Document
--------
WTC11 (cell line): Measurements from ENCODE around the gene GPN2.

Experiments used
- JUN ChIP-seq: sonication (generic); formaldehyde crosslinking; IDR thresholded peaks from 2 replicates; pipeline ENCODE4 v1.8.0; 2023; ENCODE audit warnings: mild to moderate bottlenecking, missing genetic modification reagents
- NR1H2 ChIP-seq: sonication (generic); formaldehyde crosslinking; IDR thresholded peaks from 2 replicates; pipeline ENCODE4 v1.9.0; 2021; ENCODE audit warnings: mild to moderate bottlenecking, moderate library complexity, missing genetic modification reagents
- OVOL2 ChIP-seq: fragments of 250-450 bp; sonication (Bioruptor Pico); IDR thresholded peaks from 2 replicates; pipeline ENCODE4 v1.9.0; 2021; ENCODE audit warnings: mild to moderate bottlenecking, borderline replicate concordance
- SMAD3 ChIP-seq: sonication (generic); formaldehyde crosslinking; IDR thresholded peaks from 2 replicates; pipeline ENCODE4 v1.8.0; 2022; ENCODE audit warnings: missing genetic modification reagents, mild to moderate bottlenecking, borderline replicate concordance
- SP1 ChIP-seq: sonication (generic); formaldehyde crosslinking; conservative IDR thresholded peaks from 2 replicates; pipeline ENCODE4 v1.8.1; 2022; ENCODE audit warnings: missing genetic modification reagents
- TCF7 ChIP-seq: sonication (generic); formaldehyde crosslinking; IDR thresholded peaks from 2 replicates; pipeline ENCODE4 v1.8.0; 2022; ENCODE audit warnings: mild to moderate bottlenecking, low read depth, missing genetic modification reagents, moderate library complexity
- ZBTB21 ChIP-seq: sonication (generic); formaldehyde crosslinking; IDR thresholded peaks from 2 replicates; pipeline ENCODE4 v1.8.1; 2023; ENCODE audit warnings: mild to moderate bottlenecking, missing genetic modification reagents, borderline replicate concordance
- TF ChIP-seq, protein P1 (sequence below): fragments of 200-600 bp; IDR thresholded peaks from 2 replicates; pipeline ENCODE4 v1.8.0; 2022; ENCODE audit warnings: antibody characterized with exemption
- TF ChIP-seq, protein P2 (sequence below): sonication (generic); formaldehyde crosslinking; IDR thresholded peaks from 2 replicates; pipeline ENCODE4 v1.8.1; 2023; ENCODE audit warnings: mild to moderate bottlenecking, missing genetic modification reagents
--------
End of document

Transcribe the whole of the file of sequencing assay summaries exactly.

WTC11 (cell line): Measurements from ENCODE around the gene GPN2.

Experiments used
- JUN ChIP-seq: sonication (generic); formaldehyde crosslinking; IDR thresholded peaks from 2 replicates; pipeline ENCODE4 v1.8.0; 2023; ENCODE audit warnings: mild to moderate bottlenecking, missing genetic modification reagents
- NR1H2 ChIP-seq: sonication (generic); formaldehyde crosslinking; IDR thresholded peaks from 2 replicates; pipeline ENCODE4 v1.9.0; 2021; ENCODE audit warnings: mild to moderate bottlenecking, moderate library complexity, missing genetic modification reagents
- OVOL2 ChIP-seq: fragments of 250-450 bp; sonication (Bioruptor Pico); IDR thresholded peaks from 2 replicates; pipeline ENCODE4 v1.9.0; 2021; ENCODE audit warnings: mild to moderate bottlenecking, borderline replicate concordance
- SMAD3 ChIP-seq: sonication (generic); formaldehyde crosslinking; IDR thresholded peaks from 2 replicates; pipeline ENCODE4 v1.8.0; 2022; ENCODE audit warnings: missing genetic modification reagents, mild to moderate bottlenecking, borderline replicate concordance
- SP1 ChIP-seq: sonication (generic); formaldehyde crosslinking; conservative IDR thresholded peaks from 2 replicates; pipeline ENCODE4 v1.8.1; 2022; ENCODE audit warnings: missing genetic modification reagents
- TCF7 ChIP-seq: sonication (generic); formaldehyde crosslinking; IDR thresholded peaks from 2 replicates; pipeline ENCODE4 v1.8.0; 2022; ENCODE audit warnings: mild to moderate bottlenecking, low read depth, missing genetic modification reagents, moderate library complexity
- ZBTB21 ChIP-seq: sonication (generic); formaldehyde crosslinking; IDR thresholded peaks from 2 replicates; pipeline ENCODE4 v1.8.1; 2023; ENCODE audit warnings: mild to moderate bottlenecking, missing genetic modification reagents, borderline replicate concordance
- TF ChIP-seq, protein P1 (sequence below): fragments of 200-600 bp; IDR thresholded peaks from 2 replicates; pipeline ENCODE4 v1.8.0; 2022; ENCODE audit warnings: antibody characterized with exemption
- TF ChIP-seq, protein P2 (sequence below): sonication (generic); formaldehyde crosslinking; IDR thresholded peaks from 2 replicates; pipeline ENCODE4 v1.8.1; 2023; ENCODE audit warnings: mild to moderate bottlenecking, missing genetic modification reagents